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Peter Magubane, 91, Who Fought Apartheid with His Camera, has Died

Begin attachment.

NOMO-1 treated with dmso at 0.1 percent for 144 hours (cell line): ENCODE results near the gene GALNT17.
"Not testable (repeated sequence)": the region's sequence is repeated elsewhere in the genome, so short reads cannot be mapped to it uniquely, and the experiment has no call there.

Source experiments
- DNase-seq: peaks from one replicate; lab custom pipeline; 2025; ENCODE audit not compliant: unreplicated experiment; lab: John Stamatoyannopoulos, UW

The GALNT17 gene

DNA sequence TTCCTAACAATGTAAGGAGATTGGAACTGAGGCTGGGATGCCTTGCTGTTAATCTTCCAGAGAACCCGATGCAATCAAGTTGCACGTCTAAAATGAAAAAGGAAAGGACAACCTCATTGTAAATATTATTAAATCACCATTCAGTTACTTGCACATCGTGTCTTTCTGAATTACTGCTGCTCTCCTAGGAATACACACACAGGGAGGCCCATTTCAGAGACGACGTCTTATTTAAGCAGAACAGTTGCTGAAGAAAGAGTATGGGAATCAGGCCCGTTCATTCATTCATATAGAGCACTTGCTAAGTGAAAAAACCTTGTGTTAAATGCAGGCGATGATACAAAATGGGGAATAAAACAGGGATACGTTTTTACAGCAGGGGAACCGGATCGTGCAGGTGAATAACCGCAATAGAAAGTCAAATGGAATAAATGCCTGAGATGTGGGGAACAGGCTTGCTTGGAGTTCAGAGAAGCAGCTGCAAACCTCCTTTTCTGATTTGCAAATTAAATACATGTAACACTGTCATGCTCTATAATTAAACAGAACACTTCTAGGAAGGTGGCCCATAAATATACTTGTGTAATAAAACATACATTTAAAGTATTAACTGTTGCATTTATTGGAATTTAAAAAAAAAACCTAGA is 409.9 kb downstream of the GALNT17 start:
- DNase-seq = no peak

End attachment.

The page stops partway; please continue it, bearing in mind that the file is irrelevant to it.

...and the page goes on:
This week marked the passing of Peter Magubane, an intrepid South African photographer, who captured the atrocities of apartheid and suffered dearly for his art. A witness to brutal massacres, public indignities, and life-altering politics, he wielded his camera like a gun, often hiding it to prevent detection by the abusers. Mr. Magubane liked to say, that he took to hiding his camera in hollowed-out bread loaves, empty milk cartons or even the Bible, enabling him to shoot pictures clandestinely. He produced images of many of South Africa’s turning points, including the shooting deaths of 69 unarmed demonstrators in Sharpeville in 1960, the Rivonia trial of Nelson Mandela and other leaders of the African National Congress in the early 1960s, and the uprising by high school students in Soweto in 1976. But, when asked by The Guardian in 2015 to single out his best photograph, he chose a more tranquil image. The photograph, from 1956, shows an anonymous Black maid in a beret and apron tending a young white girl on a bench marked with the words “Europeans Only.”